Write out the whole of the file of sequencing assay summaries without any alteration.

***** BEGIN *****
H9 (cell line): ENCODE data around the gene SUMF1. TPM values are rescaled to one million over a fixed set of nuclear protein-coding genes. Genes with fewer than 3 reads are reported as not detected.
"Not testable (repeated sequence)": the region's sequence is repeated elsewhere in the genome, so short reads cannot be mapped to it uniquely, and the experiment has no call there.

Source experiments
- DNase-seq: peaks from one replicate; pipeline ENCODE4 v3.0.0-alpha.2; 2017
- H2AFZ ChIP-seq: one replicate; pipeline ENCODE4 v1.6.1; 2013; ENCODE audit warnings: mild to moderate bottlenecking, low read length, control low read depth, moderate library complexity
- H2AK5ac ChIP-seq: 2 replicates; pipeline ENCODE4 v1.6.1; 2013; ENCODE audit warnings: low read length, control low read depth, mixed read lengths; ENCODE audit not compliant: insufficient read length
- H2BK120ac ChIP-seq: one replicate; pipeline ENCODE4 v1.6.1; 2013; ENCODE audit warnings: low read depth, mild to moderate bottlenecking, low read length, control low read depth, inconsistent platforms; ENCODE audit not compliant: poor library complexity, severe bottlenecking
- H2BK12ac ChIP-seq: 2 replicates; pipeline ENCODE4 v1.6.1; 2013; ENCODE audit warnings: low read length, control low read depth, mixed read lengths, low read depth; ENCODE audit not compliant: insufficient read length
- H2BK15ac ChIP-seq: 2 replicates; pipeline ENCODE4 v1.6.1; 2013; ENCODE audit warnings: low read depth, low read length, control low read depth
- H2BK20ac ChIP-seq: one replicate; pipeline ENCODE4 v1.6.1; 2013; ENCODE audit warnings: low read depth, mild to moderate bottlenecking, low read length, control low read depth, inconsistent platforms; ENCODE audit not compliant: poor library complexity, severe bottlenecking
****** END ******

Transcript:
H9 (cell line): ENCODE data around the gene SUMF1. TPM values are rescaled to one million over a fixed set of nuclear protein-coding genes. Genes with fewer than 3 reads are reported as not detected.
"Not testable (repeated sequence)": the region's sequence is repeated elsewhere in the genome, so short reads cannot be mapped to it uniquely, and the experiment has no call there.

Source experiments
- DNase-seq: peaks from one replicate; pipeline ENCODE4 v3.0.0-alpha.2; 2017
- H2AFZ ChIP-seq: one replicate; pipeline ENCODE4 v1.6.1; 2013; ENCODE audit warnings: mild to moderate bottlenecking, low read length, control low read depth, moderate library complexity
- H2AK5ac ChIP-seq: 2 replicates; pipeline ENCODE4 v1.6.1; 2013; ENCODE audit warnings: low read length, control low read depth, mixed read lengths; ENCODE audit not compliant: insufficient read length
- H2BK120ac ChIP-seq: one replicate; pipeline ENCODE4 v1.6.1; 2013; ENCODE audit warnings: low read depth, mild to moderate bottlenecking, low read length, control low read depth, inconsistent platforms; ENCODE audit not compliant: poor library complexity, severe bottlenecking
- H2BK12ac ChIP-seq: 2 replicates; pipeline ENCODE4 v1.6.1; 2013; ENCODE audit warnings: low read length, control low read depth, mixed read lengths, low read depth; ENCODE audit not compliant: insufficient read length
- H2BK15ac ChIP-seq: 2 replicates; pipeline ENCODE4 v1.6.1; 2013; ENCODE audit warnings: low read depth, low read length, control low read depth
- H2BK20ac ChIP-seq: one replicate; pipeline ENCODE4 v1.6.1; 2013; ENCODE audit warnings: low read depth, mild to moderate bottlenecking, low read length, control low read depth, inconsistent platforms; ENCODE audit not compliant: poor library complexity, severe bottlenecking